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rbarata
09-30-2010, 01:28 PM
Hello, my friends
I will propose you a small exercise that consists in playing a small exercise in your guitar. You should play it as fast as you can play it clearly without noticeable flaws (I'm assuming that everybody can play it easily at a speed of, at least, 220 bpm).
It must be played without any effects, just a clear sound.
When you're finished, please choose your faster speed in the pool (use one note, one beat).

I'm doing this just to "calibrate" my guitar trainning because I really don't know where I'm standing, considering what's the average skills of a guitar playing. So I just need to aplly a little bit of statistics. So you will be the "population" and each of your results will be a sample.
It's just a way I've found to know "where I am" but it would be interesting for you too.
So, please join me in my (our) "experience".

The exercise (play this sequence 5 times in a row):

E|-----------------------------------------5h6h7h8-8p7p6p5-----------------------------------------|
B|---------------------------------5h6h7h8-----------------8p7p6p5---------------------------------|
G|-------------------------5h6h7h8---------------------------------8p7p6p5-------------------------|
D|-----------------5h6h7h8-------------------------------------------------8p7p6p5-----------------|
A|---------5h6h7h8-----------------------------------------------------------------8p7p6p5---------|
E|-5h6h7h8---------------------------------------------------------------------------------8p7p6p5-|

walternewton
10-01-2010, 02:45 AM
How fast someone can play an arbitrary picking exercise has nothing to do with their ability as a guitarist - not in any musical sense, anyway.

Now if they can play real music (at any tempo) with good timing, tone, dynamics, feeling, etc., such that someone might actually want to listen to it - that's what's important!

rbarata
10-01-2010, 10:17 AM
Walternewton, many thanks for sharing your oppinion with us... But you could have voted.
Just because you don't think it's important doesn't mean that it is not important to me.

Thanks anyway.

All_Ľour_Bass
10-01-2010, 01:33 PM
Damn are those fast!! I top out at 130 man. *hides*

rbarata
10-01-2010, 01:49 PM
Damn are those fast!! I top out at 130 man.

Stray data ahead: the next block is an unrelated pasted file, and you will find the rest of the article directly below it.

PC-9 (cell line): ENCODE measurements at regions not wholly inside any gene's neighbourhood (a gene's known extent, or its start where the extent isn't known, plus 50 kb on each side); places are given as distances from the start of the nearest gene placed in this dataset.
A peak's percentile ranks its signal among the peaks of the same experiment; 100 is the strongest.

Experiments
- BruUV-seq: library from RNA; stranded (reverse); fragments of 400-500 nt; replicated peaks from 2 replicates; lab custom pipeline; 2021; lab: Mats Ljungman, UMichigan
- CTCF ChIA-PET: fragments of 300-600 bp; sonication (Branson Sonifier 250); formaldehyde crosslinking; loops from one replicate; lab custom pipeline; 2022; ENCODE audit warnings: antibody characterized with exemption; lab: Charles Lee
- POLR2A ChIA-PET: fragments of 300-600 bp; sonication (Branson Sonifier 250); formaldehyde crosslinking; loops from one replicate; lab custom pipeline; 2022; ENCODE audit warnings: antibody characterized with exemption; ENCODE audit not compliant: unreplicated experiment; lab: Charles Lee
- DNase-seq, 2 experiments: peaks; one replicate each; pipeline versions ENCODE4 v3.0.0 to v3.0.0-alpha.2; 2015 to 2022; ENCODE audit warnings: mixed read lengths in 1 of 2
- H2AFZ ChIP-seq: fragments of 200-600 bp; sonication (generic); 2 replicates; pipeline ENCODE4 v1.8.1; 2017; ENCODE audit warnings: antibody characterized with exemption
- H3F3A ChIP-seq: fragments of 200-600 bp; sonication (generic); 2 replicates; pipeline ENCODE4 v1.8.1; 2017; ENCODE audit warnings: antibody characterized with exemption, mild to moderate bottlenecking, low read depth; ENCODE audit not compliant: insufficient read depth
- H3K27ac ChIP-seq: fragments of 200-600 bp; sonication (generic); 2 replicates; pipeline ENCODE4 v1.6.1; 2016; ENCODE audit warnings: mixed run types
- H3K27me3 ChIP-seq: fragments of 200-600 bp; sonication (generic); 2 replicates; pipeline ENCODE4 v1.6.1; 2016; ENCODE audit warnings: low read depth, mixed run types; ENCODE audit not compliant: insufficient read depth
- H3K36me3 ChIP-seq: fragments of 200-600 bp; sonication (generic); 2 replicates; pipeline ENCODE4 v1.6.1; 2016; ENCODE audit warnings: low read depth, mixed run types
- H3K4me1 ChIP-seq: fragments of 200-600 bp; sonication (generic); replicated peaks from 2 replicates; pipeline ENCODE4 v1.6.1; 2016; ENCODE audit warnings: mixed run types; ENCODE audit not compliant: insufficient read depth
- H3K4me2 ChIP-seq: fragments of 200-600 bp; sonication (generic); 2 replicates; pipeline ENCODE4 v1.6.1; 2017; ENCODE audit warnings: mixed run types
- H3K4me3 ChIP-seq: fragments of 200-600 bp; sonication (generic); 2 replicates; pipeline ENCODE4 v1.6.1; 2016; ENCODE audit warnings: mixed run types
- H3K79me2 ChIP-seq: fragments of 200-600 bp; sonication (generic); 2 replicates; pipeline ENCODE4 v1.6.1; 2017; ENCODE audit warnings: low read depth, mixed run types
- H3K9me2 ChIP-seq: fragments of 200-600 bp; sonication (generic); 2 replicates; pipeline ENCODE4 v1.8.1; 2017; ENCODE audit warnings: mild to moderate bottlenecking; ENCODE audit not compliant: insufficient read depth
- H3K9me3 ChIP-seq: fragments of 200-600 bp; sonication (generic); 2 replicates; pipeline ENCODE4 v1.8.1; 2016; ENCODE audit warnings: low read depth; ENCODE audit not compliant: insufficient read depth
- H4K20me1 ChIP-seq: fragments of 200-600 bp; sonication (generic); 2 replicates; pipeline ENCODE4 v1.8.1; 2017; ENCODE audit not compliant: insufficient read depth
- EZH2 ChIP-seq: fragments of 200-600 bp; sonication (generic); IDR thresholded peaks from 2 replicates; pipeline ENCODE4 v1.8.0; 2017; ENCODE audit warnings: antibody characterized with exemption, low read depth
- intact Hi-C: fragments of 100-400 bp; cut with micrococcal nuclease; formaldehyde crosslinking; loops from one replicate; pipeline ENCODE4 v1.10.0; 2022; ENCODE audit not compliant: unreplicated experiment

Are you sure you're playing it at 130?
Remember I asked to play it like "One note per beat".
Aren't you playing two notes per beat?

walternewton
10-01-2010, 06:07 PM
But you could have voted.

Sorry, I don't play electric guitar nowadays so couldn't give you a useful data point.

I can tell you, though, that I doubt I could play it especially fast - probably not any faster than you can if it's something you've been regularly working on - it's not the sort of thing I practice or play (primarily fingerstyle acoustic guitar).

rbarata
10-02-2010, 12:44 AM
Sorry, I don't play electric guitar nowadays so couldn't give you a useful data point.



Ok, no problem.:)



I can tell you, though, that I doubt I could play it any faster than you if it's an exercise you've been regularly working on - it doesn't resemble anything I practice or play (primarily fingerstyle acoustic guitar).


I'm sure I don't play it as fast as you might think. One thing is play it at one note per beat, another is to play it with half notes at 120 bpm...well, in absolute terms it's the same but the way how is presented can be deceiving.;)

Anyway, I think this is an easy exercise (or, at least, a basic one) which is important to me, not because of speed but because of the technique involved which is not so easy. To play fast and correctly means that you are learnig the technique properly. But, how fast is fast?
Hence this post.:)

walternewton
10-02-2010, 12:59 AM
Well, all I'll add is that I've found speed will tend to come naturally with time if you concentrate on good technique, tone, timing etc. while practicing as slowly as it takes to get things right - which sometimes means quite slowly - don't let yourself get sloppy in the pursuit of some arbitrary "fast" tempo.

All_Ľour_Bass
10-02-2010, 03:16 AM
Oops missed the one note per beat, I was thinking 8th or 16th notes.

Note to self: Less death metal is sometimes a good thing.

rbarata
10-04-2010, 11:56 AM
Well, all I'll add is that I've found speed will tend to come naturally with time if you concentrate on good technique, tone, timing etc. while practicing as slowly as it takes to get things right - which sometimes means quite slowly - don't let yourself get sloppy in the pursuit of some arbitrary "fast" tempo.


I'm not pursuing fast speeds. My intention is just make the balance of my technique with the speed I can accomplish, i.e., in my trainning I'm focused in the technique itself but I don't have any clue about where I am regarding speed. I know that at a certain speed my technique is ok but is it fast or not?


Note to self: Less death metal is sometimes a good thing.:)

sawyerlee76
10-09-2010, 11:28 AM
I am not a regular player so its gonna be hard for me but i am not saying i cant .Let's see , It's been 3 months that i started playing my guitar. You can consider me in a beginner and if i made this then consider yourself a beginner. ha ha .

rbarata
10-09-2010, 04:37 PM
You can consider me in a beginner and if i made this then consider yourself a beginner. ha ha .

Fair enough!!:) Tell us how fast you can be.

FakeShredGod
12-27-2010, 10:00 PM
Sorry, I don't play electric guitar nowadays so couldn't give you a useful data point.

I can tell you, though, that I doubt I could play it especially fast - probably not any faster than you can if it's something you've been regularly working on - it's not the sort of thing I practice or play (primarily fingerstyle acoustic guitar).

?? Then why even bother to ADD to this thread? ?? Why even come in to add what is not relevant? :confused:

When warmed up I can do it at 160 bpm using triplets.